Each is made in many different sizes and versions, but within the bullion realm, the ounce versions have limited mintages, but other bullion sizes are made to demand. The one ounce Kookaburras, or Kooks, are limited to 500,000, and the lunar issues, which are based on the Chinese lunar calendar, are limited to 300,000.
The next year’s issues of these coins are always issued earlier than other bullion coins. They are released in September of the previous year. The 2012 lunar issue, the dragon, has been an absolute sensation. I do not recall any bullion or modern mint coin of any country that has seen the kind of demand the 2012 dragons are experiencing.
Within days of an early September release all sizes of silver dragons were sold out by the Perth Mint, although sizes other than the one ounce coins will be minted again later.
The coins are also issued in proof with a one ounce proof coin limited to 5,000 pieces, and a three-coin proof set containing a half-ounce, ounce, and two ounce coin with an amazing 1,000 mintage.
I will probably always regret not purchasing a three-coin proof set on Labor Day weekend. Secondary market values are skyrocketing beyond belief.
When first released the one ounce proofs could be purchased for $120-150. Every retailer in the world is now out of those coins, and e-Bay appears to be the only source for them. A couple days ago one sold for $450 in an auction but since then prices have continued to climb with some buy it now listings in the thousands of dollars. The three coin sets are bringing amazing prices as well.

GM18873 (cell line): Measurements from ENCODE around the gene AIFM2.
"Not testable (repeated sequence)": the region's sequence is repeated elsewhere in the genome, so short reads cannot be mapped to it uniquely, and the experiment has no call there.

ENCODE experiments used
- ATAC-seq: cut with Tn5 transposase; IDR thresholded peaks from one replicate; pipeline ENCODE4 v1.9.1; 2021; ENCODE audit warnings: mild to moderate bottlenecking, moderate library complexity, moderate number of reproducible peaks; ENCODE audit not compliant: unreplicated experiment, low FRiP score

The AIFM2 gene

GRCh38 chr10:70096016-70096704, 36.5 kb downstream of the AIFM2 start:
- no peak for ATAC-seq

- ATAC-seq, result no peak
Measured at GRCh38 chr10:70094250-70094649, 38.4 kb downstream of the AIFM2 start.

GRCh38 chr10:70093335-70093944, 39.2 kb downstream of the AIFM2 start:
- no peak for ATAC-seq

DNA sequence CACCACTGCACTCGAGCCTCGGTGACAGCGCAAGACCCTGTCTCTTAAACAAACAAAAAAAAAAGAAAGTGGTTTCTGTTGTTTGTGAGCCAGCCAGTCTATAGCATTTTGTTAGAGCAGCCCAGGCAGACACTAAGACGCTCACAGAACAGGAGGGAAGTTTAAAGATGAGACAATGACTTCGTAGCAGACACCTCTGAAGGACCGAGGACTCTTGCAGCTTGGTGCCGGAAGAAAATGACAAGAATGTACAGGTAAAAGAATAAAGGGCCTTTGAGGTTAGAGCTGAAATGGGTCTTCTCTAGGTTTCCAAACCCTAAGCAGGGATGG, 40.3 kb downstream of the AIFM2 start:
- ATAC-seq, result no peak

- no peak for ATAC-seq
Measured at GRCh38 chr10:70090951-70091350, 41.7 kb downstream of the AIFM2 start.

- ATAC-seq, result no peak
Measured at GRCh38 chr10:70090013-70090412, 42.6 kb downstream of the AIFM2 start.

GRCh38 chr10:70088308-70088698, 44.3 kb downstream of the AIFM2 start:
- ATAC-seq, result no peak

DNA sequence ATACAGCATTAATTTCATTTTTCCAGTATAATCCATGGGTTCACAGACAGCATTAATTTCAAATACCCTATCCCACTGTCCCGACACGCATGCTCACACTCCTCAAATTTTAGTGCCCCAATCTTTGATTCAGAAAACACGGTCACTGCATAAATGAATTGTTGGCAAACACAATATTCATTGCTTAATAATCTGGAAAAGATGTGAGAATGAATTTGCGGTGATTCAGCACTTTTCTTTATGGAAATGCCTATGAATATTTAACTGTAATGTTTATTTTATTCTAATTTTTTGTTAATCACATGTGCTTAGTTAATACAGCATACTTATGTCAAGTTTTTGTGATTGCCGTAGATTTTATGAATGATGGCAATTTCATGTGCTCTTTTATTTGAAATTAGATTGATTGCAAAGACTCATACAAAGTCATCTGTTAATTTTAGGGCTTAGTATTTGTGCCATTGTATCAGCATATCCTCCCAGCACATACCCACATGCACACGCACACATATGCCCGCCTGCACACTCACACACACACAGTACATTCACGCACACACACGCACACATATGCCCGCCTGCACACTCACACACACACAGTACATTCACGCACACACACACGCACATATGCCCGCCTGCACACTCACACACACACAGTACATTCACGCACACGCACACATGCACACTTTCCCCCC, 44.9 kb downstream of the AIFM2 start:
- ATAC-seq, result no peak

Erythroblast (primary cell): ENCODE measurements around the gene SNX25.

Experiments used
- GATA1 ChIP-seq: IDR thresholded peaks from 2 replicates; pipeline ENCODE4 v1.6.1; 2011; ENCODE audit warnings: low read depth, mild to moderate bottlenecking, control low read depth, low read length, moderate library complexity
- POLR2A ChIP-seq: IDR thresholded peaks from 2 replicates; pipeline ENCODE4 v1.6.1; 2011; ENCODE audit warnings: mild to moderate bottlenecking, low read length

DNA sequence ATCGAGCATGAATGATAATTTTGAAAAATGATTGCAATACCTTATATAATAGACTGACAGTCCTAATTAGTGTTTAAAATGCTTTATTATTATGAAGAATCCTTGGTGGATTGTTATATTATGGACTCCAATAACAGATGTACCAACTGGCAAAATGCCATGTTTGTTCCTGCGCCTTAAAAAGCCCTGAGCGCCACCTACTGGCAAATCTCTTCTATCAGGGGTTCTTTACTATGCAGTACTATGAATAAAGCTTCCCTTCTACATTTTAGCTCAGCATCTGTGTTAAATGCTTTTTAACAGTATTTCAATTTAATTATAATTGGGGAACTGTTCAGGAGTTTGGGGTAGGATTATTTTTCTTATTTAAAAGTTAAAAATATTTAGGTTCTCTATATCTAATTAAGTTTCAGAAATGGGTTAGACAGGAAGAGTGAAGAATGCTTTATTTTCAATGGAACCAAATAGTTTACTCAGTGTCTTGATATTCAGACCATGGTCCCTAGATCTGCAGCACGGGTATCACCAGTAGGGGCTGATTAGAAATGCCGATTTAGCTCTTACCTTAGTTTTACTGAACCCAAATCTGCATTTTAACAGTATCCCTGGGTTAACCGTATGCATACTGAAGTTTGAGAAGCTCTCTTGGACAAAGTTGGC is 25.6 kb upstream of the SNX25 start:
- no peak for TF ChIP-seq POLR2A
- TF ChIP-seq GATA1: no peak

The bullion uncirculated (actually reverse proof) coins are also doing very well. The one ounce bullion coin sold out right away as well and is currently selling for about $170-200 but was under $100 only a week ago. The larger size coins are also bringing high prices, but I wonder if they will hold when more coins are made available later.
Louis Golino is a coin collector and numismatic writer, whose articles on coins have appeared in Coin World, Numismatic News, and a number of different coin web sites. His column for Coin Week, “The Coin Analyst,” covers U.S. and world coins and precious metals. He collects U.S. and European coins and is a member of the ANA, PCGS, NGC, and CAC. He has also worked for the U.S. Library of Congress and has been a syndicated columnist and news analyst on international affairs for a wide variety of newspapers and web sites.